The drive ring 116 corresponds, in the base contact surface 128, identically to the drive ring 16 according to FIG. 1. Differing from the drive ring 16, the drive ring 116 merges by way of a radial shoulder into an adapter extension 117, the length of which is matched to the distance DA between the plane surfaces 196, 198 of the intermediate ring 190. On the adapter extension 117, the claw extensions 156 are again formed which are, with the groovelike recesses 158, as described above, in fitting engagement with the centering extension 106.
Likewise, the connecting rod 136 is extended by a dimension matched to the distance DA, and the connecting rod 136 can again have a centered recess 137. Through a mandrel 140, which is in adjacent contact with the conical inner support surface 132, and the conical section 142, an axial placement under tension again occurs, and thus an axial pressing together of the parts 102 and 104. By the pendulum mounting of the connecting rod 136, no transverse forces can be introduced on the parts 102 and 104.
To make the pendulum movement of the connecting rod 136 easier, the drive ring 116 has an essentially cylindrical inner recess 130 that expands conically toward the second shank part 104 so that, after disengaging the set screws 148, the mandrel 140 can swing out of engagement with the carrying bolts 144 and 146).
It becomes clear from the description above that a multistep reduction in the shank diameter needs no more axial structural space than a single-step reduction. Further, it becomes clear that, for such a reduction, only three individual parts (namely, the drive ring 116, the intermediate ring 190, and the connecting rod 136) must be interchanged, by which the economy of the use of the coupling system is additionally improved, and the field of application is broadened.
Otherwise the advantages described in connection with the embodiment according to FIGS. 1 to 3 also apply for this embodiment. The indexing and torsion safety through both claw extension 156 that are offset by 180° opens the further possibility, especially in connection with the threefold adjustable drive ring 116, of a position indexing of both parts 102 and 104 in angular increments of 30°.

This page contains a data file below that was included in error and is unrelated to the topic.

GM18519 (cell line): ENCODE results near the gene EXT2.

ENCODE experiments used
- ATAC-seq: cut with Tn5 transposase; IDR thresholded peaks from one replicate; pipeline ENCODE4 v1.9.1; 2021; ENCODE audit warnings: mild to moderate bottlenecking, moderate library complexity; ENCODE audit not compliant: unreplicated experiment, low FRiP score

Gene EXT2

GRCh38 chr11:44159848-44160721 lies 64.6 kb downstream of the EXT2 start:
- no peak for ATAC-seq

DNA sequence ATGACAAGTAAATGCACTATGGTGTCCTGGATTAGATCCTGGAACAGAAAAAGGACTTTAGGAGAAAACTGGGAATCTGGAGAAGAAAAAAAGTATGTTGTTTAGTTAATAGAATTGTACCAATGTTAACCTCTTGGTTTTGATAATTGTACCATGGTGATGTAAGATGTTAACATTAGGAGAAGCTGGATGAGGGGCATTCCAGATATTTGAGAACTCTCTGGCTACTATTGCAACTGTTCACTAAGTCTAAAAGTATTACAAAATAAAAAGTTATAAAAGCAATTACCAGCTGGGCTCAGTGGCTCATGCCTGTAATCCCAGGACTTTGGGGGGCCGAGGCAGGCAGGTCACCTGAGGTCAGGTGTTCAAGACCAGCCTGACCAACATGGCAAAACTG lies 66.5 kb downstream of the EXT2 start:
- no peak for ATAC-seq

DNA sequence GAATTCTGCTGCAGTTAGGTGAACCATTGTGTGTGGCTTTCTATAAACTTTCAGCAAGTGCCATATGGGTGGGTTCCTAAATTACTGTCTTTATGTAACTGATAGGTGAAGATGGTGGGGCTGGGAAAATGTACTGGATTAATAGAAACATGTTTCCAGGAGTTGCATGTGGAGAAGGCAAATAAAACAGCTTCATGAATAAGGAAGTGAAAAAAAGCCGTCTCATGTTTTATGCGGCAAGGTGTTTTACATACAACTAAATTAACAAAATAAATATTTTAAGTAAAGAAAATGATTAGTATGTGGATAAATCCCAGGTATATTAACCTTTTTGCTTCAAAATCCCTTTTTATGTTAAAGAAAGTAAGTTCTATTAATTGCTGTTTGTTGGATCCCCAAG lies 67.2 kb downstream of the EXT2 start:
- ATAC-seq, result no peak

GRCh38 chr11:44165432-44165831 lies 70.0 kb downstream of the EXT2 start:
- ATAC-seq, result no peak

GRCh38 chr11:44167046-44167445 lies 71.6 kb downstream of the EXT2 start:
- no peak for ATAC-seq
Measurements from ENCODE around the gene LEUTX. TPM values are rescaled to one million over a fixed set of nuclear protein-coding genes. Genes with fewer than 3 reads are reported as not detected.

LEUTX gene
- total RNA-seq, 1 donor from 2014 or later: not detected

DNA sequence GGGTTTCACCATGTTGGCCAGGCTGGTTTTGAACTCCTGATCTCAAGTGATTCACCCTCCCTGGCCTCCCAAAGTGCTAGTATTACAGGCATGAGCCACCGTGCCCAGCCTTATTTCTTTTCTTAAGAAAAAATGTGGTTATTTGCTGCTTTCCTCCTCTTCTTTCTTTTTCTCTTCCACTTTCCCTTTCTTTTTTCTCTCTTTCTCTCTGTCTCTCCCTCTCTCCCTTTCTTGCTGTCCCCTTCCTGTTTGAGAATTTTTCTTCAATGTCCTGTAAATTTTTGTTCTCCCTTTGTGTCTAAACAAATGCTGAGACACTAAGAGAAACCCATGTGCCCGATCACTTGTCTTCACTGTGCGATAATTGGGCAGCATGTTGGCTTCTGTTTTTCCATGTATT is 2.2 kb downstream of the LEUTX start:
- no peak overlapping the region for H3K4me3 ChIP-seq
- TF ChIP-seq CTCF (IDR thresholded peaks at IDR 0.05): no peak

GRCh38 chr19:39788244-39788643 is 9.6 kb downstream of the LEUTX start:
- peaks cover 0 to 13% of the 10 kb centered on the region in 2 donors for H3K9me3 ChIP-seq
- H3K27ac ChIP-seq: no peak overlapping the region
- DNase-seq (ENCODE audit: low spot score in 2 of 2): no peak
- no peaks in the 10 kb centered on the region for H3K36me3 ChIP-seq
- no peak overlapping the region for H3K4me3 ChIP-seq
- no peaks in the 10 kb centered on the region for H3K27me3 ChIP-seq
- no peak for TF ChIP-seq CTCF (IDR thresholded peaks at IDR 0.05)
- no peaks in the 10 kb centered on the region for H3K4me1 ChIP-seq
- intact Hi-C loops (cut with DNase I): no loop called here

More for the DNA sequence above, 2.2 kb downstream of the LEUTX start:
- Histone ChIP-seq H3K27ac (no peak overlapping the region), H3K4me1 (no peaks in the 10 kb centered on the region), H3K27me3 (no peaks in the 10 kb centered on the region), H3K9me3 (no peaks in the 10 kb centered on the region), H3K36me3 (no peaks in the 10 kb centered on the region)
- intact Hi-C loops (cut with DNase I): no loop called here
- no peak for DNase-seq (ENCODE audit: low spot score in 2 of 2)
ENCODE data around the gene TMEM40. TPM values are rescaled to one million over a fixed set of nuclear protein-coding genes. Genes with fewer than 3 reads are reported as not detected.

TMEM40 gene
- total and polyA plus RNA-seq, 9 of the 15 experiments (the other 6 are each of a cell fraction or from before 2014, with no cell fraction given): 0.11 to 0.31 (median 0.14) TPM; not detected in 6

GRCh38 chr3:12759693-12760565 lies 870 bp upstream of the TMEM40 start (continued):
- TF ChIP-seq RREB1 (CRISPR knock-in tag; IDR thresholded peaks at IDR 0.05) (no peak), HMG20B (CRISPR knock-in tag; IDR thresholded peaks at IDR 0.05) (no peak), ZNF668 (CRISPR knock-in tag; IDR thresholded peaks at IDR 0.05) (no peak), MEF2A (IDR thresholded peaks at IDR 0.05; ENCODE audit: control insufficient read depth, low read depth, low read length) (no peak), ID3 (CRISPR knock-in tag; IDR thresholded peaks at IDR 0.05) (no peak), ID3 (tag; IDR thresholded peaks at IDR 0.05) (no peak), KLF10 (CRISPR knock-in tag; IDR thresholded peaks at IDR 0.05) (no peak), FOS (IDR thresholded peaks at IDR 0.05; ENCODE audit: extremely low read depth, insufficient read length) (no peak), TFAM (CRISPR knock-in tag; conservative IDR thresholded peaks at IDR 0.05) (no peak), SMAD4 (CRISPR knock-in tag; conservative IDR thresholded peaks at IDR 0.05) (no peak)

FIGS. 8 and 9 show further possibilities of how the coupling system can be connected with a modern tool system. In these cases the coupling component shown in FIG. 1 on the right side is formed on adapters 210 or 215, with which a connection to other tool clamping systems can be made.
FIG. 10 shows, in a diagram similar to FIG. 6, a further possibility of incorporating the coupling system into a modern tool system. In this case, the coupling region shown on the left side of FIG. 1 is formed on a tool holding fixture 220 that has an inner cone 222 for receiving a tool that is clamped by an axial safety screw 224 with the central coolant borehole 226. By inner hole 37 or the central recess 137 in the connecting rod 36 or 136, the feeding of the central coolant borehole 226 with cooling agent or lubricant can occur uninterruptedly. In the disengaged state of the coupling, a head 228 of the axial safety screw 224 is freely accessible from the recess 38. With regard to the position of the screw head 228, there is the sole condition to be maintained that it must lie beneath the mandrel of the connecting rod (not shown in more detail in FIG. 10).
It becomes clear from the description above that the coupling system described can be used for combining the most varied tool parts of a tool system and that the same coupling principle can be used throughout while retaining the centering and adjusting devices. In doing so the coupling system is designed so that the centering extension is provided on that tool part that lies closer to the tool cutting edge.